“We have been learning from each other throughout this process,” she said.

As the school year has gone on, however, Jeffries-Simmons said “we’ve not seen the level of urgency, or proactive problem-solving or even the transparent communication with stakeholders that we would expect to see from the school district in this situation.”

The Northwest Educational Service District, an intermediary between school districts and government agencies, also plays a role. It is one of nine educational service districts statewide.

Marysville is one of three schools in the local service district in binding conditions with the state. The other two are La Conner and Mount Baker.

Jeffries-Simmons said in Marysville “we just haven’t seen the amount of progress that we have seen in the other school districts in terms of the types of actions and decisions that signal that their financial situation will be resolved.”

Marysville has required a higher level of support than those other two districts, said Francois, of the educational service district. It’s much bigger, and neither La Conner nor Mount Baker have had to contend with a double levy failure.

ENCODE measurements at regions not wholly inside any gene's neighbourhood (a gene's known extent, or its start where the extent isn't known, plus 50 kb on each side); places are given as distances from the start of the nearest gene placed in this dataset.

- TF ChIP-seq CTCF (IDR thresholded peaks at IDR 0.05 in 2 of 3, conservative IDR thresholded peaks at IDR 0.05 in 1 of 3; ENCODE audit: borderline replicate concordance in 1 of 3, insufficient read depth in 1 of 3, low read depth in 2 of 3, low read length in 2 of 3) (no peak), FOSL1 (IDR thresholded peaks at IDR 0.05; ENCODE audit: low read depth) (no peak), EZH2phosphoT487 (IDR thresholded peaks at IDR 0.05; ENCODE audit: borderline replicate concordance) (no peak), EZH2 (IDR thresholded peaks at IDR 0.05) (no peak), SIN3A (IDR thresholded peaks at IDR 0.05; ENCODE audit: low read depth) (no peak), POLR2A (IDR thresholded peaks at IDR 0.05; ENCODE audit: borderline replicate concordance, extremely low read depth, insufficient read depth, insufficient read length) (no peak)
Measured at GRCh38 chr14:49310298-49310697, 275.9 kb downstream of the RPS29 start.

Marysville has also seen “turnover in key staff,” he said. Superintendent Zachary Robbins is only in his second year with the district and Lisa Gonzales, the district’s executive director of finance, started last July.

“I think their learning curve has just been steeper than the other two districts,” Francois said.

‘Does not comply’

Marysville agreed to supply the state with a financial plan by April 15. The plan had to show the district could recover financially by the end of the 2025-26 school year.

The state agency’s concerns about the district “solidified” when staff reviewed that plan, Jeffries-Simmons said.